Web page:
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When a friend invites you to invest in their business, it can be challenging to remove your personal feelings and desire to support your friend from the cold reality of the business case for investment. As a general rule, you should take some time to objectively and seriously consider the state of the business. No matter who has founded the business, you should conduct due diligence before you invest. While it is a good idea to get professional advice, there are also steps that you can take on your own. This article sets out three things to consider before investing in a friend’s business. They include: 

  • doing due diligence;
  • considering how the business is valued; and 
  • considering how your status as an investor could change your relationship with your friend.

Do Your Due Diligence

Whenever considering a significant investment, you should go through a due diligence process. Due diligence is where you research or investigate the business and its records and documentation. You want to check that the business’ documents and financial statements are accurate and reflect any predictions that your friend has given you. You should review all of the key documents in the business, including:

  • balance sheets;
  • profit and loss statements;
  • tax information;
  • bank statements;
  • calculations behind any revenue or other projections; and 
  • information about the business’ employees and staff.

You may not be familiar with the financial or legal processes that form due diligence. In that case, it is a good idea to get experts to review these documents.

While this may involve some expense, it is almost always worth it before making a significant investment. In the worst case, your accountant or lawyer will discover some issue with the business that you were not aware of previously. Or perhaps you uncover an issue that your friend had not disclosed. Consequently, you may not want to invest. However, if all is in order, you can invest with more confidence in your friend’s business.

Consider How the Business Is Valued

There are many ways to value a business, and you should understand the basis for your friend’s investment. You should make your own independent assessment about how much your friend’s business is worth and propose an investment accordingly. 

Some different types of valuing businesses include:

Valuation Method Description
Valuation Based on Net Worth The business’ assets less its liabilities. This is usually a useful method for businesses with significant tangible assets.
Valuation Based on Revenue or Net Profit Valuation by taking a business’ revenue or net profit and multiply it for a ratio that is standard for the relevant industry. This is less useful for pre-revenue businesses or those at an extremely early stage.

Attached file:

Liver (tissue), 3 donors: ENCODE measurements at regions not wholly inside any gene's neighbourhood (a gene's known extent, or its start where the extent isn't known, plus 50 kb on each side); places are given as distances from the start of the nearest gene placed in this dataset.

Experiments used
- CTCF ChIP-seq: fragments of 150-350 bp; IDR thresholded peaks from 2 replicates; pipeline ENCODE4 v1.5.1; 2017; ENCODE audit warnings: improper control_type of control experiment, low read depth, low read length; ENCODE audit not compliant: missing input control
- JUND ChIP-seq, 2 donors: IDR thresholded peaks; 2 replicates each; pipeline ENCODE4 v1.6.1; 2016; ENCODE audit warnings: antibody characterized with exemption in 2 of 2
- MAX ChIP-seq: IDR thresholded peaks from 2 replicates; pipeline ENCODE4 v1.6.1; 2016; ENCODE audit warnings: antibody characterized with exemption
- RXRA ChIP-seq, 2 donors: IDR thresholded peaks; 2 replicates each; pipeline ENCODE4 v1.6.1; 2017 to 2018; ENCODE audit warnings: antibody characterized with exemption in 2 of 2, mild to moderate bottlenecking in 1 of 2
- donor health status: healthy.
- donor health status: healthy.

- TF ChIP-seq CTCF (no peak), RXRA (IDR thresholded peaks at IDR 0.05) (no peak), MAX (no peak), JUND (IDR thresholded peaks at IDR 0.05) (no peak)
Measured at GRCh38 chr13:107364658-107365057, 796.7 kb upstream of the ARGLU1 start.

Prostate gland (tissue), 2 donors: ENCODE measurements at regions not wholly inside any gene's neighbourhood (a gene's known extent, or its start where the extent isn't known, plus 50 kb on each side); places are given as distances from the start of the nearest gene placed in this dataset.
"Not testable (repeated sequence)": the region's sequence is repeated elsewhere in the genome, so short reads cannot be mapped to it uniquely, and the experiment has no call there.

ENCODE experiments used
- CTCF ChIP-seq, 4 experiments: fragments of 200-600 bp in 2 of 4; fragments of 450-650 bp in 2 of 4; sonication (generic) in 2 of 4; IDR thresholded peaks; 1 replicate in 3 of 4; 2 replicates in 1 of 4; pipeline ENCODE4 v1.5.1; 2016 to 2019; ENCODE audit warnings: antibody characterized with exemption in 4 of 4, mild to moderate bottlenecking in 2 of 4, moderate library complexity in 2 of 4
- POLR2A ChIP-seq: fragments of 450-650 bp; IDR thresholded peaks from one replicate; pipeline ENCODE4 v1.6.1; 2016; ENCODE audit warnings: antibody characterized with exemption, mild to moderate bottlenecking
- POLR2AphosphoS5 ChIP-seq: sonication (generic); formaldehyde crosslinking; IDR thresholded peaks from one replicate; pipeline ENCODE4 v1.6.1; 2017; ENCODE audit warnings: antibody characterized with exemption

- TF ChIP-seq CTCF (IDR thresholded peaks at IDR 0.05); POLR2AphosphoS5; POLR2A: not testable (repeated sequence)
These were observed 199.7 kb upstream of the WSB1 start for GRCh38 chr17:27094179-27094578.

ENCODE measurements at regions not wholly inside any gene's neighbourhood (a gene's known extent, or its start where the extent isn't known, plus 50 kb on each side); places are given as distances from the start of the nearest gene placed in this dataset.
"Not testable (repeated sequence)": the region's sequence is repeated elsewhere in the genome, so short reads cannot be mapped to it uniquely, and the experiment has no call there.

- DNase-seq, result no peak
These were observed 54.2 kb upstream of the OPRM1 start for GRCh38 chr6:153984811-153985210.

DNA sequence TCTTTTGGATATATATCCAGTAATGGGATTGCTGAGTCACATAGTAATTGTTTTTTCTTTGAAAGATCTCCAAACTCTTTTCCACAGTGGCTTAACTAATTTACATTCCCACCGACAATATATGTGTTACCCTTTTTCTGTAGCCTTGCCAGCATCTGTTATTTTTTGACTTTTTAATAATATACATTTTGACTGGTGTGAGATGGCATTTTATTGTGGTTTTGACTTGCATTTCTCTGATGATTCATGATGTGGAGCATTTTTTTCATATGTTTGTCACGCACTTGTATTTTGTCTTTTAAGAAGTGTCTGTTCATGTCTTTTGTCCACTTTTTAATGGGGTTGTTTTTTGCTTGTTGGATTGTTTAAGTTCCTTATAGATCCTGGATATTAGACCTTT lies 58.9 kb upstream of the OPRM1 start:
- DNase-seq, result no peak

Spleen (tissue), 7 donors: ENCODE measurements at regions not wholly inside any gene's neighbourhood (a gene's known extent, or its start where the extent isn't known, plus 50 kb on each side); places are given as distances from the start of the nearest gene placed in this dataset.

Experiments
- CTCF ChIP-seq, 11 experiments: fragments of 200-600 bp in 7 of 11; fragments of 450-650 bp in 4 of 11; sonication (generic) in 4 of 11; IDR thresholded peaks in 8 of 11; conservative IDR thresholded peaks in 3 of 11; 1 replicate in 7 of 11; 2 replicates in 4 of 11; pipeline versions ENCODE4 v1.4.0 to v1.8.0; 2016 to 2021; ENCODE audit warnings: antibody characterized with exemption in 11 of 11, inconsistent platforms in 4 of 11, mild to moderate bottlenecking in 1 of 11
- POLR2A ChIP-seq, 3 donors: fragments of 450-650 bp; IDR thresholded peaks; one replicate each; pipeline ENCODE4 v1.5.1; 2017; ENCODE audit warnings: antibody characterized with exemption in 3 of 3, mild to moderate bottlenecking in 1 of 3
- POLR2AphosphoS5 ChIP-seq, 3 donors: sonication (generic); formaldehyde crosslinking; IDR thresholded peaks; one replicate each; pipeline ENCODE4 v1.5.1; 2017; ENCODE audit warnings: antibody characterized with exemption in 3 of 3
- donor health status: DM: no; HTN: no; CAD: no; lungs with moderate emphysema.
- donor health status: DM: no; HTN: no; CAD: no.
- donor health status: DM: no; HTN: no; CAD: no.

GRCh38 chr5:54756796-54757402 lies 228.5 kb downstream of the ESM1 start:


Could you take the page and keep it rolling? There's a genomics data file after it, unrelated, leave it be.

Discounted Cash Flow Involves valuing the intrinsic value of your friend’s business today based on future cash flow. This is a more complicated valuation method. There are many different factors and variables to consider, including how the discount is applied, the current and continuing value, amongst others.
Net Present Value The difference between the value of revenue flowing into your friend’s business compared to the value of expenses. This can help work out how much investment your friend may need to fund the business.

No matter what valuation methodology your friend has suggested, you should conduct your own analysis and get an independent valuation. Again, talking to external experts in valuation can be the best way to go about this process. 

Consider Your Relationship

Finally, reflect on whether your status as an investor in your friend’s business will complicate your relationship with your friend. Unfortunately, you risk losing your friendship if the business has issues. There is no easy answer to this consideration. Likewise, your decision will depend on the:

  • nature of your relationship; 
  • status of the business; and
  • size of your investment. 

It may be the case that becoming an investor allows you involvement with the business. In that case, ask your friend in advance how they would feel about this. While it is great to support a friend’s new venture, it is always worth thinking about some of the financial and personal risks.

Key Takeaways

It can be an exciting and potentially valuable opportunity when investing in your friend’s business. However, there are some essential considerations before committing. Overall, you should take an objective look at the financial and commercial state of your friend’s business. Further, consider seeking outside advice with due diligence and valuation questions. Your friend may have the best intentions and plans. However, you should still take careful steps to ensure you are making a good investment.

If you would like more information about investing in a friend’s business, contact LegalVision’s business lawyers on 0800 005 570 or complete the form on this page.

Frequently Asked Questions

Should you do due diligence if a friend asks you to invest in a new business?

Yes, you should always conduct due diligence when considering an investment. Even in a new business, there will be financial and other records to check. Ultimately, you want to ensure that the business’ documentation and records are in order and reflect what your friend is saying.

What is the best way to value a new business?

There is no single best way to value a new business. Likewise, it depends on the nature of the business and industry. However, popular valuation methods include discounted cash flow, net present value and valuations based on net worth.

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